Lighting the Menorah each night after dark, seeing the children’s excitement for this beautiful Mitzvah, and singing Hallel, the festival prayer of gratitude, praise, and hope each morning for 8 days, is a reservoir of inspiration that it would be a shame to waste. I wish I could take these moments and put them in a bottle to pull out later when I need them most.
“On a good day be good, and on a bad day reflect” (Koheles – Ecclesiastes, 7:14). When you have a day filled with goodness, be mindful of the goodness and let it penetrate your being. On that same day, consider the “bad day” in the future when the cycle of this world takes its natural course, and prepare by insuring your inspiration has left an indelible mark on your soul. Pharoah’s nightmare of healthy cows and grain being consumed by emaciated cows and parched grain gave him no rest, until Joseph proposed a plan to secure Egypt’s healthy years of plenty and responsibly face the years of famine.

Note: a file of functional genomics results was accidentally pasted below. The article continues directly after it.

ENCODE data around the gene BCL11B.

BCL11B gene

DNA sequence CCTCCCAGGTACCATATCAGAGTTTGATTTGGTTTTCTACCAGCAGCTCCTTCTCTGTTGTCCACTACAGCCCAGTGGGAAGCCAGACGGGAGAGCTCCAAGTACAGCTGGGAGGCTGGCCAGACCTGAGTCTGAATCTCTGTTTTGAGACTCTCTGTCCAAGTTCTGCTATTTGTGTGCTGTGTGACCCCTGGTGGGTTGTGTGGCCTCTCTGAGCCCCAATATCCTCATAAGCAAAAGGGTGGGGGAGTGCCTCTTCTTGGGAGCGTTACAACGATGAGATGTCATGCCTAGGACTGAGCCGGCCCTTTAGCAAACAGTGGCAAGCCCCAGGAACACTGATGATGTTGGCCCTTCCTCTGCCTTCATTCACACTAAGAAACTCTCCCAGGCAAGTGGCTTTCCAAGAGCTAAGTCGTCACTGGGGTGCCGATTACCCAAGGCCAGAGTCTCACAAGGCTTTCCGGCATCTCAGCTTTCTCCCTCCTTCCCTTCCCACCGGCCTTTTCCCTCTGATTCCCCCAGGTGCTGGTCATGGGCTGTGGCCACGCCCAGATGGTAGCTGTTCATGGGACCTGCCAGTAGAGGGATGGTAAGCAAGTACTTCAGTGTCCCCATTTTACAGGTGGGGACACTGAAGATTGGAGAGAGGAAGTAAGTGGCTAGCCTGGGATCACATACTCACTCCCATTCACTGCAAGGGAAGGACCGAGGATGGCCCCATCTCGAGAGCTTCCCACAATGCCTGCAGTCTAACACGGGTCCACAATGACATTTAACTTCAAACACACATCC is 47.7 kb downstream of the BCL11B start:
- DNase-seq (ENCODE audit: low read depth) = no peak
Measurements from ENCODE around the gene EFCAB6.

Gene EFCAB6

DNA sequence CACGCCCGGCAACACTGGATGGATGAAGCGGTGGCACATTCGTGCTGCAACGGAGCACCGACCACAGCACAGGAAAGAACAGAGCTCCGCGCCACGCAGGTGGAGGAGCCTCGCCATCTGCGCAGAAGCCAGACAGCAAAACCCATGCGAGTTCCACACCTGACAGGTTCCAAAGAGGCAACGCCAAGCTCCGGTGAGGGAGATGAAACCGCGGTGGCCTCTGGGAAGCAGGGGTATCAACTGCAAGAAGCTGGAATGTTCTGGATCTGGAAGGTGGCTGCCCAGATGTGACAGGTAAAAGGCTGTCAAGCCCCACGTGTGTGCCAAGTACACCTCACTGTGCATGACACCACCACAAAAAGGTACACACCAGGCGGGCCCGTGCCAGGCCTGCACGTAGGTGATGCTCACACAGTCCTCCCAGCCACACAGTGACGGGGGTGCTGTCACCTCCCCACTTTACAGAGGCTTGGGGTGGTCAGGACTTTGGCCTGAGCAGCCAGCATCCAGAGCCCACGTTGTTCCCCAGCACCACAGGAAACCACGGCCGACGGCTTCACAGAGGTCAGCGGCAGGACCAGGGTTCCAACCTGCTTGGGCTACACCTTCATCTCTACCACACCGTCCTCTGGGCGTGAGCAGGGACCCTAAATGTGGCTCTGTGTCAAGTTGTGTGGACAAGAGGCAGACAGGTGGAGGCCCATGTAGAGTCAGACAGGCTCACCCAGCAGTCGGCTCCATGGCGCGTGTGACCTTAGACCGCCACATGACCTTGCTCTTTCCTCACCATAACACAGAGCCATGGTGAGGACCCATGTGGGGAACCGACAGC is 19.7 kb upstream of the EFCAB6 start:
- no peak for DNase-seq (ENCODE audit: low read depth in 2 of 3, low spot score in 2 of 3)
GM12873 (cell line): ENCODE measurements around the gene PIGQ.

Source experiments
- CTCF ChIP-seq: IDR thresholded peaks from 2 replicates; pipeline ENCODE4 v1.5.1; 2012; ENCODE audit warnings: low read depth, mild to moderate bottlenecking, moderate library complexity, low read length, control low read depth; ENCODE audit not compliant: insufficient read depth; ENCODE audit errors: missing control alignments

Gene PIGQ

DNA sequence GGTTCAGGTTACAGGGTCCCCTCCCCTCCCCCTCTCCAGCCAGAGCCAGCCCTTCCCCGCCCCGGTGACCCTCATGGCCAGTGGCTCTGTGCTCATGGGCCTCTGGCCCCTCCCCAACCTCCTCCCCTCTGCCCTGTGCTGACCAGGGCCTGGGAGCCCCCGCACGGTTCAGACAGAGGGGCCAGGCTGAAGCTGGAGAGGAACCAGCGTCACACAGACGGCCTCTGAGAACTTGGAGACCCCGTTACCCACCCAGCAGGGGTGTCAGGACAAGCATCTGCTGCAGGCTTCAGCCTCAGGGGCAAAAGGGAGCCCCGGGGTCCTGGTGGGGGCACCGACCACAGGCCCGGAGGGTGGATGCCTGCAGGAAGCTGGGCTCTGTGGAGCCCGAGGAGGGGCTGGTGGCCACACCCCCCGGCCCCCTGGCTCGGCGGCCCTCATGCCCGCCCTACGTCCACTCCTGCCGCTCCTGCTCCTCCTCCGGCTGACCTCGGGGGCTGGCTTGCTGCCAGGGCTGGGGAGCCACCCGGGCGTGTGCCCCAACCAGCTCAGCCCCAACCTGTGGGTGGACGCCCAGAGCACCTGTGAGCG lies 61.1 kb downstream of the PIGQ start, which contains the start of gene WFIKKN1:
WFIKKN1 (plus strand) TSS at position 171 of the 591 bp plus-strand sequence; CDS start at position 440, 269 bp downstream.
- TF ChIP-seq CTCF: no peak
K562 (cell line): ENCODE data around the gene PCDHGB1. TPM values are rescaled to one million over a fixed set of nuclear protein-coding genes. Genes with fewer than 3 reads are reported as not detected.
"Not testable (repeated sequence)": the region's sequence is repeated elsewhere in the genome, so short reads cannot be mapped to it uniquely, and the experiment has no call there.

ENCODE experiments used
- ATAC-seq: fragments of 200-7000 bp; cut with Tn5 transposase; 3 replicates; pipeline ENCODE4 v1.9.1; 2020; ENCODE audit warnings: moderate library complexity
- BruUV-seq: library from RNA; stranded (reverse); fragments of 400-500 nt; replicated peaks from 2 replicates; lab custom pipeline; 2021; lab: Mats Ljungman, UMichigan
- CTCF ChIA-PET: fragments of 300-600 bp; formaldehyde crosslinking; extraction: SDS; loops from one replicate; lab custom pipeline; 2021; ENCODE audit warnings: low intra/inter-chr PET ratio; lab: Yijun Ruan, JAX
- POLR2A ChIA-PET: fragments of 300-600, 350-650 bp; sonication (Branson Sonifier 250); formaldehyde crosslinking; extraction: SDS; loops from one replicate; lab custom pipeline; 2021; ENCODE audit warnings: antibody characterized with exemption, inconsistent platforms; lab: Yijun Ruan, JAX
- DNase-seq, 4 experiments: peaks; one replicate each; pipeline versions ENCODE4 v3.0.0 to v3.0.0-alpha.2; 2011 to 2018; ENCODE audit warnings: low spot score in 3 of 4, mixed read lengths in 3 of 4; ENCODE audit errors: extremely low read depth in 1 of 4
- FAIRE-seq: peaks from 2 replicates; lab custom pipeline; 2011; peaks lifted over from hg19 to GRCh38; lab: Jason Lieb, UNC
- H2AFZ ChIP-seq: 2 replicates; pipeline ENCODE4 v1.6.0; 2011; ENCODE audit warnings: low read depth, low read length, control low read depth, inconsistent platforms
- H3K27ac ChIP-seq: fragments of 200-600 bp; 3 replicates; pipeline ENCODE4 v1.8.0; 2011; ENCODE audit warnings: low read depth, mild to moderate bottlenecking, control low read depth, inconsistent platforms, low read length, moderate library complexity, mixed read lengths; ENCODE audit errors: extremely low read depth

Chanukah is a festival designed to leave permanent impressions. The miracle of the oil and the victory over Greek culture were gifts from the Al-mighty during the Second Temple, when a significant portion of the Jewish people were still exiled from Israel, and the feeling of the Al-mighty’s Presence (Shechinah) in the Temple had been diminished. The destruction of the Temple would follow, and our exile continues, the Sages tell us, until the coming of the Messiah (Moshiach). Our celebration of this festival helps us to relive these miracles each year, to help carry us through the exile.
Chanukah is also unique in that it takes place during a full week during which we continue to work normally, and are involved in productive activities. The spiritual experience overlaps the mundane. This demonstrates that it is possible for our daily activities to coexist with G-d’s Presence.
Preparing for Chanukah is relatively easy – clean the Menorahs, buy the wicks and candles, dust off the dreidels – but how will we plan for after Chanukah? Perhaps you have some ideas. Please, share them in the comments below. Have a happy, and long-lasting, Chanukah! (based on Sefer HaLekach V’Halibuv, Chanuka)
Good Shabbos and Happy Chanukah,
Rabbi Mordechai Dixler
Program Director, Project Genesis – Torah.org